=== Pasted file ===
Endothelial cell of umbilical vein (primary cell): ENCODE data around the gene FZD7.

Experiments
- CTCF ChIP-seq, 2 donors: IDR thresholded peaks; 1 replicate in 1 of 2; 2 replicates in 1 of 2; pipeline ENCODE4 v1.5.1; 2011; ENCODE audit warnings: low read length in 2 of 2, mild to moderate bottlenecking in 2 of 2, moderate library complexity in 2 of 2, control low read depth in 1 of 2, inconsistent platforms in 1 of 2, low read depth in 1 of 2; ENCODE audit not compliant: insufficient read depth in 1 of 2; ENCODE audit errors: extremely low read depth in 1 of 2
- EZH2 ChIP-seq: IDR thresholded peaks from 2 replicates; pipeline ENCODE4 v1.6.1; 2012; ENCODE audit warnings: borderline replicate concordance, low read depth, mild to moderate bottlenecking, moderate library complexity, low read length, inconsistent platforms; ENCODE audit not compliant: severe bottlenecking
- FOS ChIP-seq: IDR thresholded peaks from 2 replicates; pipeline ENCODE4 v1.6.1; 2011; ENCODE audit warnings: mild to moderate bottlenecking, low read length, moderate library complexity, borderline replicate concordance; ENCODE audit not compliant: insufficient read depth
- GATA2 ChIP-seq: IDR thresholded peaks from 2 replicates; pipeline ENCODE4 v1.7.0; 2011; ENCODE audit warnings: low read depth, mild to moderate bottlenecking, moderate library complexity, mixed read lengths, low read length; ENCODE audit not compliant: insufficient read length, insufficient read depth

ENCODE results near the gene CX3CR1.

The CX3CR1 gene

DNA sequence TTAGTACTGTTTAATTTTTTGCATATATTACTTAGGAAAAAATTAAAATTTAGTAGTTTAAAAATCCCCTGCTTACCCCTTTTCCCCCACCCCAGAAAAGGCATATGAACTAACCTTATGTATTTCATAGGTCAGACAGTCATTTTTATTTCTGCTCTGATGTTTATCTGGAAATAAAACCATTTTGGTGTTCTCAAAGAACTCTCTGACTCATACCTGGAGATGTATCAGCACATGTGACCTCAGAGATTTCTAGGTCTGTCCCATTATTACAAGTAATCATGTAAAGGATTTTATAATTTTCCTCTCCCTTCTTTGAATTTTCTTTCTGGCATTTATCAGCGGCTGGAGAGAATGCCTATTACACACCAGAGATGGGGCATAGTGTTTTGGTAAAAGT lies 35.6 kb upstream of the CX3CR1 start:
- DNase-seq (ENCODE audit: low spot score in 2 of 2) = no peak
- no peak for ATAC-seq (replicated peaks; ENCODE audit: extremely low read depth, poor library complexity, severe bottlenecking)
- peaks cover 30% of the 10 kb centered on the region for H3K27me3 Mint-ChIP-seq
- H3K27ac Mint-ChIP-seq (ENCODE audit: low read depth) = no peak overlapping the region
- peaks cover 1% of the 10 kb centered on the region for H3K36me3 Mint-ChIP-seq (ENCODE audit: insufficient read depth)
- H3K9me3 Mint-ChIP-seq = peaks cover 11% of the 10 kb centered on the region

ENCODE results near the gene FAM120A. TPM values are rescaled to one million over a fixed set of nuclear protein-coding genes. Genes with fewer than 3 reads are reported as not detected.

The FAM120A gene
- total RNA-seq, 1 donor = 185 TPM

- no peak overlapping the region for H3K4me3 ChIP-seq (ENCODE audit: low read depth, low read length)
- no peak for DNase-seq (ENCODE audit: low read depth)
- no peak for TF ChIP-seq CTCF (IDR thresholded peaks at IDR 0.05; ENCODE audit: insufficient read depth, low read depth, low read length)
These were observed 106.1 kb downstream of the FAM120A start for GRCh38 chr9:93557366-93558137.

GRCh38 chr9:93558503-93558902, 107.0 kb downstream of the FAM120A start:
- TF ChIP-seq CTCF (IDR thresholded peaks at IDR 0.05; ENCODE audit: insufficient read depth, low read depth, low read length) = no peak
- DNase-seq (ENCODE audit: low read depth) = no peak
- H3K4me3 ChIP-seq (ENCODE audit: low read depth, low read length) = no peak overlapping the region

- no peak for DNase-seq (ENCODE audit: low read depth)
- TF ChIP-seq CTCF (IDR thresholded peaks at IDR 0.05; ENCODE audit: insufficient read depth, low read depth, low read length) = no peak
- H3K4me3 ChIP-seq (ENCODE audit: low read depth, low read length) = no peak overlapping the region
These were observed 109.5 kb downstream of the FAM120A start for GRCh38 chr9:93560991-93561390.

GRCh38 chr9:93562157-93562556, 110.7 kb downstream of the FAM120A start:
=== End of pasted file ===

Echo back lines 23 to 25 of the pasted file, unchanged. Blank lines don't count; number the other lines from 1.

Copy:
GRCh38 chr9:93558503-93558902, 107.0 kb downstream of the FAM120A start:
- TF ChIP-seq CTCF (IDR thresholded peaks at IDR 0.05; ENCODE audit: insufficient read depth, low read depth, low read length) = no peak
- DNase-seq (ENCODE audit: low read depth) = no peak